Hire Nate Silver.

    Like, now…

    Keep him on payroll for a year even if there aren’t any elections to make any predictions on. No stock on the polling/prediction circuit is hotter right now, so GET THIS GUY while he’s off the grid.

    Looking for game changers?

    A reason to watch CNN?

    The purveyor of would be a fine start.

    Biggest story ignored: Benghazi

    The first U.S. Ambassador to be killed in office in over 30 years. Three other Americans dead, including two Navy SEALs. Conflicting accounts from the White House of what really happened goes on for weeks.

    One GOP senator calls it the biggest cover-up in our nation’s history. Another says it’s ten times bigger than Watergate.

    If the media followed Fox’s lead on this, plans for President Romney’s inauguration would be in full swing about now.

    But the wall-to-wall coverage didn’t come; the story died on a vine, but not before President Obama somehow benefitted thanks to an unexpected assist from CNN’s Candy Crowley in the second debate. Consequently to the GOP, the story never penetrated the low-informed voter’s radar.

    How far below the radar? True story: An intelligent but overworked friend of mine (See: doesn’t follow the news much outside of big stories) guessed (when asked) that Benghazi was a new restaurant in New York’s meatpacking district.


    Biggest Improvement: Most of MSNBC Primetime

    Lawrence O’Donnell and lead-in Rachel Maddow accomplished the once-unthinkable: Beat FOX News in the demo, and not just a few random times.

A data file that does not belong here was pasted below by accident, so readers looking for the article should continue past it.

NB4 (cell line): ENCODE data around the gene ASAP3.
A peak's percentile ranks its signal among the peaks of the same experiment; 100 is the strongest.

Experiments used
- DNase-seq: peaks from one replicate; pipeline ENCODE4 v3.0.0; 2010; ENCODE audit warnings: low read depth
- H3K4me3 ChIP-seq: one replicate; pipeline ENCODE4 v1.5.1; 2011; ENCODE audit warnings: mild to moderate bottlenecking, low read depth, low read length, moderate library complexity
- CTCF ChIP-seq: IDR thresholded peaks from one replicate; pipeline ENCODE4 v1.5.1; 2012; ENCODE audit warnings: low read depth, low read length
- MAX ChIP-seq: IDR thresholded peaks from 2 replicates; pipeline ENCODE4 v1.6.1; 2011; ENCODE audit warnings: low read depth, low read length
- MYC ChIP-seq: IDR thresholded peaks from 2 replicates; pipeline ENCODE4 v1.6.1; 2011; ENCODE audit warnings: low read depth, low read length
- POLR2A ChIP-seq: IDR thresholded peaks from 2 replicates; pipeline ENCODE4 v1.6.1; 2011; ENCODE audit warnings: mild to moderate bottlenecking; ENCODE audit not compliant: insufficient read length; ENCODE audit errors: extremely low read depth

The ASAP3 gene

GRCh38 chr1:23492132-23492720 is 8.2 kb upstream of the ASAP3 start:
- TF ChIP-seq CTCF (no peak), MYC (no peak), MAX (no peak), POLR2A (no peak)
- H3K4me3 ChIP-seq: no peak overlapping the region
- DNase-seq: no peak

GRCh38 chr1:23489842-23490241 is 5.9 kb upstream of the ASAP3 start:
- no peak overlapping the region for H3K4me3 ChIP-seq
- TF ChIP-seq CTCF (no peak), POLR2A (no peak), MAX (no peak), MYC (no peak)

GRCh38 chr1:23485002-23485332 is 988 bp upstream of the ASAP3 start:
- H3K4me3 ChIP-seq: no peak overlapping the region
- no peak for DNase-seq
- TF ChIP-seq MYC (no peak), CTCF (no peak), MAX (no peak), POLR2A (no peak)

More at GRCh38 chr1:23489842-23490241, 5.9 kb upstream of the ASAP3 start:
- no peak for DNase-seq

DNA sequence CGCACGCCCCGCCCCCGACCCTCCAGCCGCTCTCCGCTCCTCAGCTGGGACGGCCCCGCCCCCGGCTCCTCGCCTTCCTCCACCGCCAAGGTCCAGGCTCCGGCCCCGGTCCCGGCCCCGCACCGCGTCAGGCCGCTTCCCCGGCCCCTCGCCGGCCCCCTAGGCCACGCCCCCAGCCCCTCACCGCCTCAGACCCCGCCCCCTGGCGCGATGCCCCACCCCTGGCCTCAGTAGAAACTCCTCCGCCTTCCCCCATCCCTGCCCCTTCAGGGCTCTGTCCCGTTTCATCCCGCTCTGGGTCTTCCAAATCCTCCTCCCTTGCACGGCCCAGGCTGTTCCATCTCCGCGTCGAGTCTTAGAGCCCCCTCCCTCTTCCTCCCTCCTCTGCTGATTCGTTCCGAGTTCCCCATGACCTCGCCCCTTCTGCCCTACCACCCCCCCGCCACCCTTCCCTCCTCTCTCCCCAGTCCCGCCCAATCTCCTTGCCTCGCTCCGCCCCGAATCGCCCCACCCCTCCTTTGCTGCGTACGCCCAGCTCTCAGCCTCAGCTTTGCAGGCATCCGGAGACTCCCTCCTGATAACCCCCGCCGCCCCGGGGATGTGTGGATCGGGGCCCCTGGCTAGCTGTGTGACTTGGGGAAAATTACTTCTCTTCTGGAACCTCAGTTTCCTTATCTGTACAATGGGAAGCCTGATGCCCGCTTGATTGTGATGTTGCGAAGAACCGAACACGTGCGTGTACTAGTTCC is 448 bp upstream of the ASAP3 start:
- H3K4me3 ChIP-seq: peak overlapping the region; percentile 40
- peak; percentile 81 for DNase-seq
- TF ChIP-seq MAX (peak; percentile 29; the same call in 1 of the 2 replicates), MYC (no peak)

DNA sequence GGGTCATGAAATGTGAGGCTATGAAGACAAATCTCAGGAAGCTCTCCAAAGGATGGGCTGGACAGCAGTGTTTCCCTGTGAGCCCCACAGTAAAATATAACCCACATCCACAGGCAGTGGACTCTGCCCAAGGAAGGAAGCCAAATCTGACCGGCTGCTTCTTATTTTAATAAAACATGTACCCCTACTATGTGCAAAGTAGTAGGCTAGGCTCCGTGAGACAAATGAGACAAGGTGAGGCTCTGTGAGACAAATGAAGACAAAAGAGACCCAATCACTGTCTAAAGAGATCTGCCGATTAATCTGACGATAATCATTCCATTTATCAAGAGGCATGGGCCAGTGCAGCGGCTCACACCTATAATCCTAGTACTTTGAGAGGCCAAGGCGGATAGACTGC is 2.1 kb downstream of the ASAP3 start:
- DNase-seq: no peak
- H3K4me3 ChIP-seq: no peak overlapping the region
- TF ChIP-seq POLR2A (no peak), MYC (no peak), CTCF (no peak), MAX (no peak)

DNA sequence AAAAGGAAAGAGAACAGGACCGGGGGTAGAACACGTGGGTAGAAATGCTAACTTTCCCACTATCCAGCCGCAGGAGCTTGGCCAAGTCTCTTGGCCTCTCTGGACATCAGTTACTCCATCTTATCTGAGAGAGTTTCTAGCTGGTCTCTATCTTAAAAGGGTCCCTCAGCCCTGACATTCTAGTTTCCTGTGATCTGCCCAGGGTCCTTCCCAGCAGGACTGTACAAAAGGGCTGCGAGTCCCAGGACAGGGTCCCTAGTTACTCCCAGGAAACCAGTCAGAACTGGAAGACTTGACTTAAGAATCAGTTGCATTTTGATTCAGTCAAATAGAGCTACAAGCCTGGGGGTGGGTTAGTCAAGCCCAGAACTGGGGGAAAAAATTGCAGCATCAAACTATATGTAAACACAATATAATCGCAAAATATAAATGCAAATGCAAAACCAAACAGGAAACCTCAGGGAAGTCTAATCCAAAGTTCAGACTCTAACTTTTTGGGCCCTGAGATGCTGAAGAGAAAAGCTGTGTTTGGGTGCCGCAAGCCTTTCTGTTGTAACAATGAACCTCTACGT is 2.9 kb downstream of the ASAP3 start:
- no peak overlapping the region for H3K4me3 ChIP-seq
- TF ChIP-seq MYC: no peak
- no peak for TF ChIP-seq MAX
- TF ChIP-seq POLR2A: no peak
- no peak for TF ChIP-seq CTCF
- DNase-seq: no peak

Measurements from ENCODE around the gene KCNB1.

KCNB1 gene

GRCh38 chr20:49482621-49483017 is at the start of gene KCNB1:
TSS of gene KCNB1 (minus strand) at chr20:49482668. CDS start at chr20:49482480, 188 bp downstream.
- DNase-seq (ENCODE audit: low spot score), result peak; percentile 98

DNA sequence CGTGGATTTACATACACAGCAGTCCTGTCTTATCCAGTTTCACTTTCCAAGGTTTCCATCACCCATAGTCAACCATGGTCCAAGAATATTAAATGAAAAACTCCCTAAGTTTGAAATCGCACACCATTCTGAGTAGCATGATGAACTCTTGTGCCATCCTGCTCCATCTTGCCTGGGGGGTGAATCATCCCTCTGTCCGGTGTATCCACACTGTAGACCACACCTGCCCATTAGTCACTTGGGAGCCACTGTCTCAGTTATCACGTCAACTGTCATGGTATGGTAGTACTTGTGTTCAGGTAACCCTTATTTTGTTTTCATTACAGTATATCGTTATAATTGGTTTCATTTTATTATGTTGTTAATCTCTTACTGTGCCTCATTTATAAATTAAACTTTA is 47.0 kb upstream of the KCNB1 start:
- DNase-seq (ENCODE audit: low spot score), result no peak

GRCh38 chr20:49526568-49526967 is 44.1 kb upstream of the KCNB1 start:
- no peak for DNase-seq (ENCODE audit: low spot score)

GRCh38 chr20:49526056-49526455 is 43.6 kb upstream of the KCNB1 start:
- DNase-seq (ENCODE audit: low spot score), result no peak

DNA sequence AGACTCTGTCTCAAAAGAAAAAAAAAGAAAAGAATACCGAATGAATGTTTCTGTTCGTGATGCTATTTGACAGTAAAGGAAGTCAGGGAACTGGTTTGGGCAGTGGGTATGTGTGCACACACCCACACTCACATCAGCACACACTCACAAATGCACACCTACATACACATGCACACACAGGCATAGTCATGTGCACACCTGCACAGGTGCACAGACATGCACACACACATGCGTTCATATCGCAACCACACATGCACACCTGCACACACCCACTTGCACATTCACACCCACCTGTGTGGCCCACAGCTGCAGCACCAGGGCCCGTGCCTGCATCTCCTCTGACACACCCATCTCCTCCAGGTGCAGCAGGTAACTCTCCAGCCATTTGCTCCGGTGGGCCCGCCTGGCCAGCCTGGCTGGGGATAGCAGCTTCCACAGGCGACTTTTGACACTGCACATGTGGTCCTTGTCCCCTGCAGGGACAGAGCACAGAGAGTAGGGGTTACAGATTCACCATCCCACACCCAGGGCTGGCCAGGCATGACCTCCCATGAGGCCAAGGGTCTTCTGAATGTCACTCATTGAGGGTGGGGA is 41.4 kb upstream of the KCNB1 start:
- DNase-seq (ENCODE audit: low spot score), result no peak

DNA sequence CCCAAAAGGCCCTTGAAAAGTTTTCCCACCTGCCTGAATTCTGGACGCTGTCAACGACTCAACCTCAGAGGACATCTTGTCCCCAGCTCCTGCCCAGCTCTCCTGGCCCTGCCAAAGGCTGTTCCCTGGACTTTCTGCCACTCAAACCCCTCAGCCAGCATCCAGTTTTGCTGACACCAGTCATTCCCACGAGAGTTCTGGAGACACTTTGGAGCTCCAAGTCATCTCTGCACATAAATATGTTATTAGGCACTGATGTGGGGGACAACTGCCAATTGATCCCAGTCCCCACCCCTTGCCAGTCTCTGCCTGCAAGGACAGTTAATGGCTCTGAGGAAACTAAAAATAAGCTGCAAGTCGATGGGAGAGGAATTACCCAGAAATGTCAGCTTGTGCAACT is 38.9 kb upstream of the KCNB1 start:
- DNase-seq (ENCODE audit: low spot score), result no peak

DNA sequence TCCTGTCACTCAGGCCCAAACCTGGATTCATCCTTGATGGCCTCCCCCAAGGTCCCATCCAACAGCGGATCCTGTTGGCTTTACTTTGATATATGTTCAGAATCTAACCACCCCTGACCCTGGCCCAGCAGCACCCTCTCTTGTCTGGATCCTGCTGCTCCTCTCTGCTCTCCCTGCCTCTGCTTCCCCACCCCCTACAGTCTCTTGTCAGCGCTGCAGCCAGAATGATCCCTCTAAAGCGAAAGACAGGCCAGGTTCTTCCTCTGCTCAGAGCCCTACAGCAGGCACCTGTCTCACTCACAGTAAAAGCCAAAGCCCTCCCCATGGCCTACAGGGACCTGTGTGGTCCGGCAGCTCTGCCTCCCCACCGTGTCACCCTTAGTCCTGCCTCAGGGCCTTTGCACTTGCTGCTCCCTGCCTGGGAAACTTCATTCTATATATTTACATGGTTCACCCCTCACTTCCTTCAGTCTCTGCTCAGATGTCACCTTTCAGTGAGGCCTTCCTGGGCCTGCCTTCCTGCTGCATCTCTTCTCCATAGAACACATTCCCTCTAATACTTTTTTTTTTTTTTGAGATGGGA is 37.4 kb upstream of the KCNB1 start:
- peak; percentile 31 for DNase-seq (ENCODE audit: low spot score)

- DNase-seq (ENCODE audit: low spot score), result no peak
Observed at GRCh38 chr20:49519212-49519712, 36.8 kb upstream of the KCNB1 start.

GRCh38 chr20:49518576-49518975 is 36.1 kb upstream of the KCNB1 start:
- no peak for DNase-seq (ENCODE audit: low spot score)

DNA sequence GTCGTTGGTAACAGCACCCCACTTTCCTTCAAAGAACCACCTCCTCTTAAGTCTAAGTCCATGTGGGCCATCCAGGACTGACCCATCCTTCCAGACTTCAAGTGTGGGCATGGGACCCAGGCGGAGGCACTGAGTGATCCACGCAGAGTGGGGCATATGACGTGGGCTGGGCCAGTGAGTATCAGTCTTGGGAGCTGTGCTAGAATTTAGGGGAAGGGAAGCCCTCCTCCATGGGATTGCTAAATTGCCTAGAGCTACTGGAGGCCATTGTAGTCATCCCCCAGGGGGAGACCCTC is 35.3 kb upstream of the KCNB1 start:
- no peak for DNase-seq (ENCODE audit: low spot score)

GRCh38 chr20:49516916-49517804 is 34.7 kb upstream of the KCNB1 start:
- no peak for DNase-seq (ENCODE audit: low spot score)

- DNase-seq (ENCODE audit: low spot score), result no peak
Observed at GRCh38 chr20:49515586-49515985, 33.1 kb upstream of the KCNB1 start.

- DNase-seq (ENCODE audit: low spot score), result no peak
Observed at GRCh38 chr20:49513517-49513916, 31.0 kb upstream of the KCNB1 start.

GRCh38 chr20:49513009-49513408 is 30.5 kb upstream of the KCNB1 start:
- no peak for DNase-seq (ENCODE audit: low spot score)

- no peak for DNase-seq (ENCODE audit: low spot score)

Both were once regular guests of Keith Olbermann and were practically hand-picked by the former Countdown host to fill out primetime behind him, a fact rarely mentioned…so kudos to KO (wherever you are)..

    Overall, MSNBC saw the biggest growth of all the cable news networks in 2012.

    Biggest Smile: Joe Biden

    With 50 million people watching, Biden laughed, chuckled and snickered throughout a clumsy and contentious 90-minute VP debate with Paul Ryan. The lasting image will be Biden’s choppers…the most perfect dental presentation seen since Matt Dillon’s pearls in There’s Something About Mary.

    Biggest Stretch: Tiger Woods-cheated-on-his-wife-and-is-an-African-American-so-therefore-when-one-of-Romney’s-surrogates-mentions-President-Obama-playing-golf-they’re-actually-trying-to-link-him-with-Tiger…-…who-also-plays-golf-but-sleeps-around-with-waitresses-from-Arby’s-thereby-making-Obama-an-unscrupulous-guy-voters-simply-can’t-trust…(courtesy of Lawrence O’Donnell)